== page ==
Sunday, March 20, 2011

History Always Repeats - but we only have a Pinhole View

An article in today's New York Times analyzes the impact of the aftermath of the tsunami disaster on Japan's rural communities and elderly inhabitants.  It's a very interesting and well-written article (as most NYT articles are).  But after reading it, I paused, stared out into space to ponder the ramifications and context and realized, that it's almost embarrassingly obvious that this is nothing new.  History is riddled with thousands of examples of communities, even entire cultures, vanishing or migrating in the wake of a disaster.  Sometimes suddenly, sometimes very gradually.  Examples range from Mongolian villages, to South American village towns, to Balkan trading towns, to North African trading cities.  They even run right up to recent times with small examples like the abandoned town of Wash Woods, Virginia.

We like to say that we "learn from history", but we rarely do.  We are informed about it.  We remember details and some trivial aspects like names, dates, and other nonesense, but actual learning is rare.  Humans repeat the mistakes of history all the time.  A great example is the Financial market systems we've pandered to for hundreds of years.  From the Tulip market bust of the 1600's Holland era, right up to the 2007 nose-dive, the same lead-ups occurred.  The same rhetoric and political arguments were spewed out, but we followed the same script as if blindfolded and led down a cattle slaughter corrale.  What does this have to do with tsunamis and Japan?  From one aspect it has everything to do with it: we read history and ignore it.  Then when something occurs again, as it has for thousands, if not millions, of years, we act as if it's all new.  Brand, spanking new.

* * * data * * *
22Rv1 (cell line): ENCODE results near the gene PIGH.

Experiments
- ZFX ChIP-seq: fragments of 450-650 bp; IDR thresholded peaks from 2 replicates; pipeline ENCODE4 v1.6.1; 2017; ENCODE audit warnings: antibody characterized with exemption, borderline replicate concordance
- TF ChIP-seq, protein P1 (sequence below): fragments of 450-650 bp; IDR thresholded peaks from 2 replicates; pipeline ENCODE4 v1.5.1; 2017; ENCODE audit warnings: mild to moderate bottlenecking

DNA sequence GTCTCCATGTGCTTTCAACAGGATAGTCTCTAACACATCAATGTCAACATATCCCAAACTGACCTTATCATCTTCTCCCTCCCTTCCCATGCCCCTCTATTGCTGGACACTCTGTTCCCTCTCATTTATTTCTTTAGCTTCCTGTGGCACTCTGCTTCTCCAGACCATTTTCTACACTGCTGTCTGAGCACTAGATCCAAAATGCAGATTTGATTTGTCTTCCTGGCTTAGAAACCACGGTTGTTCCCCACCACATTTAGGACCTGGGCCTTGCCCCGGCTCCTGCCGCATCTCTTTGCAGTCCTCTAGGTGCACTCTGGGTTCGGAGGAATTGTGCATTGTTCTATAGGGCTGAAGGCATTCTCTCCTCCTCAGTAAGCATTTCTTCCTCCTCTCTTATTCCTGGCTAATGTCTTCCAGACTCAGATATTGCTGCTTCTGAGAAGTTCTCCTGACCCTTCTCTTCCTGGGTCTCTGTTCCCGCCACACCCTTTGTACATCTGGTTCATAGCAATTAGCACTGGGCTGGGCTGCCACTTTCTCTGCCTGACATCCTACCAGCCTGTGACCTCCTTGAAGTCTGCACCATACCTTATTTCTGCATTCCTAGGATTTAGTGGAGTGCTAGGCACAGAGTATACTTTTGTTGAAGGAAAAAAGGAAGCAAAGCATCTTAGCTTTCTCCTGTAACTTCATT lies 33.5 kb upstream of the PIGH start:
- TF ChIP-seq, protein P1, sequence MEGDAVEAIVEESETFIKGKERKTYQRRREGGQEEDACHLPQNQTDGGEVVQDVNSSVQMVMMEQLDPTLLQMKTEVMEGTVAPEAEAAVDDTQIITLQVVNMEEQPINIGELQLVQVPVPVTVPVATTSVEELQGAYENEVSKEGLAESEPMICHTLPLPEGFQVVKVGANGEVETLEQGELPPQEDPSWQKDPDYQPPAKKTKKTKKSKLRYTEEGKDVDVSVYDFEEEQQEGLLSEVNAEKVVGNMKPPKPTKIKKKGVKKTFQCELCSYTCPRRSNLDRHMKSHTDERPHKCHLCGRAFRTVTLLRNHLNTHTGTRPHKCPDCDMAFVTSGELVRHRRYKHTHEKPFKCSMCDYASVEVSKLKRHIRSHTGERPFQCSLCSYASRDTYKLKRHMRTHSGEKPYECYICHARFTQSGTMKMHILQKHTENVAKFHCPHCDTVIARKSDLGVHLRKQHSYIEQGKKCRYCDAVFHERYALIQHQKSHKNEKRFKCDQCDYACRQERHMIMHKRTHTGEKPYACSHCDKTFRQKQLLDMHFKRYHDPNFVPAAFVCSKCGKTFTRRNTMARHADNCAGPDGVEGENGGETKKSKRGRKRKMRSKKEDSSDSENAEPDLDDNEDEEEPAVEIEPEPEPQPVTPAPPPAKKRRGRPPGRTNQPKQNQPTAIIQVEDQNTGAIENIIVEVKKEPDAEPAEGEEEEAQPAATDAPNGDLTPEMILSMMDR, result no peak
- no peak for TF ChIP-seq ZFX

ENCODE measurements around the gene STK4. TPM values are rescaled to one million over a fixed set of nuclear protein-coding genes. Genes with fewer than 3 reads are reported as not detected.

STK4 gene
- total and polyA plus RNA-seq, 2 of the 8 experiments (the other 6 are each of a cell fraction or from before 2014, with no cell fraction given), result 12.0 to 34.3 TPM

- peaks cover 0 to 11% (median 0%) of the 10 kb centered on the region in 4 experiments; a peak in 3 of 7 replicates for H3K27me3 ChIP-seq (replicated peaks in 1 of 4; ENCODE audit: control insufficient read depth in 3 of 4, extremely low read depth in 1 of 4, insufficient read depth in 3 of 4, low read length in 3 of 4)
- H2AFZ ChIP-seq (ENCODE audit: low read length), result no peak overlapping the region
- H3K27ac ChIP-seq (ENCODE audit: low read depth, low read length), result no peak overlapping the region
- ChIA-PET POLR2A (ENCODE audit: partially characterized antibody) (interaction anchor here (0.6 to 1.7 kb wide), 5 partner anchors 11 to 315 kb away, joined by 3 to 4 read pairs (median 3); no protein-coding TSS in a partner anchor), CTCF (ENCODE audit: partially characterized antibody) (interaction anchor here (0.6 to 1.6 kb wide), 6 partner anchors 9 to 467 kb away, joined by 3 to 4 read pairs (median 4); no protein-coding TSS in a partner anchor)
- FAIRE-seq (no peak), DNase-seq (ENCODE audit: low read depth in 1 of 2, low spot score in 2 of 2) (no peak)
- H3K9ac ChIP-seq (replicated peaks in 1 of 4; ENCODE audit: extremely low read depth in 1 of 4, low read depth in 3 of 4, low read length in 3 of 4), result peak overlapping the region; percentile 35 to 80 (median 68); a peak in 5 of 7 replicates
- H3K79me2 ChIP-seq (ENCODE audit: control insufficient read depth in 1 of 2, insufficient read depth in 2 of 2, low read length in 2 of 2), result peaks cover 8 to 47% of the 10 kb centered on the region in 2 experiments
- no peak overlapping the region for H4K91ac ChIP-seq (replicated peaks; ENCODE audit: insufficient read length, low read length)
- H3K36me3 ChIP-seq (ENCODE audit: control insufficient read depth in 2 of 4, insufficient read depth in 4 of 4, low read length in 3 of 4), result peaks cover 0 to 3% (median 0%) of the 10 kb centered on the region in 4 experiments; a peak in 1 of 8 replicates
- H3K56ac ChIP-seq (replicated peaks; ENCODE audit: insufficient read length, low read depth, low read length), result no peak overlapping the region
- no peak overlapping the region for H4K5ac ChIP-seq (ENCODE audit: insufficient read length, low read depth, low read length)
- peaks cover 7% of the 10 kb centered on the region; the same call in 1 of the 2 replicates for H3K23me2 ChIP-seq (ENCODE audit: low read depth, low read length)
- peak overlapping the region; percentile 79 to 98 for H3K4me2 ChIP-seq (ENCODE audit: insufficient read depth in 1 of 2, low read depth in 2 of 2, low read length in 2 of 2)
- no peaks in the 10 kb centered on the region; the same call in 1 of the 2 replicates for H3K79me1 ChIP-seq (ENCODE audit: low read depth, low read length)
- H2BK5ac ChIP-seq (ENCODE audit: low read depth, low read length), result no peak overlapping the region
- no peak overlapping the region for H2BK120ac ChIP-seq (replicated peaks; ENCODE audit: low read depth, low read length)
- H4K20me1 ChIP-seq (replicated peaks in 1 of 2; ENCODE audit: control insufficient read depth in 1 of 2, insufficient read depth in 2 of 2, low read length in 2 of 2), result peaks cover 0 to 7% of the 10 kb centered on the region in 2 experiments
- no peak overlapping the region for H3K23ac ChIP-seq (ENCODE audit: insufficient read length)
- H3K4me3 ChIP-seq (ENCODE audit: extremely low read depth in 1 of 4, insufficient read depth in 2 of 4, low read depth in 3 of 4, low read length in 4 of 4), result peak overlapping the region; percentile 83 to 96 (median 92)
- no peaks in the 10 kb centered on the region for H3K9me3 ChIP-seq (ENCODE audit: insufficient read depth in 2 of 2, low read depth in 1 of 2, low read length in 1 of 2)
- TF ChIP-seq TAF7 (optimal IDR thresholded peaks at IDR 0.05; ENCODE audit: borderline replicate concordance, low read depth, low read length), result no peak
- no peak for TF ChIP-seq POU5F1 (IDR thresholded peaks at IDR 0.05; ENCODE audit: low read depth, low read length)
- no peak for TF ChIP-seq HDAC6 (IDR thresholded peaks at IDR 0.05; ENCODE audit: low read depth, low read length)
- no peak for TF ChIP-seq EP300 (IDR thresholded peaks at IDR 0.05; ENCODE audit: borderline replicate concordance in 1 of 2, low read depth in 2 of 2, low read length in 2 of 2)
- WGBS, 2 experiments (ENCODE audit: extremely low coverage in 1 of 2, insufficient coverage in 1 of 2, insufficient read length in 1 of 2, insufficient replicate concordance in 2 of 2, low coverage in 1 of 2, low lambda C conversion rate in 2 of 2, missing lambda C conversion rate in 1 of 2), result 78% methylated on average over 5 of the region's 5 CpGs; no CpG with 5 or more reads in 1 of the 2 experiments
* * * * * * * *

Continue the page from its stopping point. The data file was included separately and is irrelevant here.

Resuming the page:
Stop and think, over the past thousands of years, before we had any way to report "news" or even write things down, of how many times Earthquakes must have occurred in the western band of the ring of fire (tectonic plate stuff), and how many times tsunamis must have come in and wiped out entire villages, towns, cities and the lives and cultures along with it?  We won't likely ever know.  Only cultures that have survived the onslaught of history have been able to record their experiences.  Many that perished never had the ability or the chance to do so.  Those are the things left for Archeologists to dig up later.

So before you buy into the sky-is-falling hype, or start worrying that our planet is suddenly turning against us, keep in mind that from a geological and cultural/societal aspect, we live in some of the most calm and relatively uneventful times in the history of this planet.  While horrifically tragic, these are relatively small blips in the violent history of this planet.  Some will parish.  Some will move and start over.  Some will barely notice it happened.  But the Earth will move on, just as it did with every previous disaster, of which we only know of a small number.  Imagine if this happened today in a populated area?  It's called: luck (or bad luck).

Disclaimer: I really don't know shit about what I'm talking about.

Post a Comment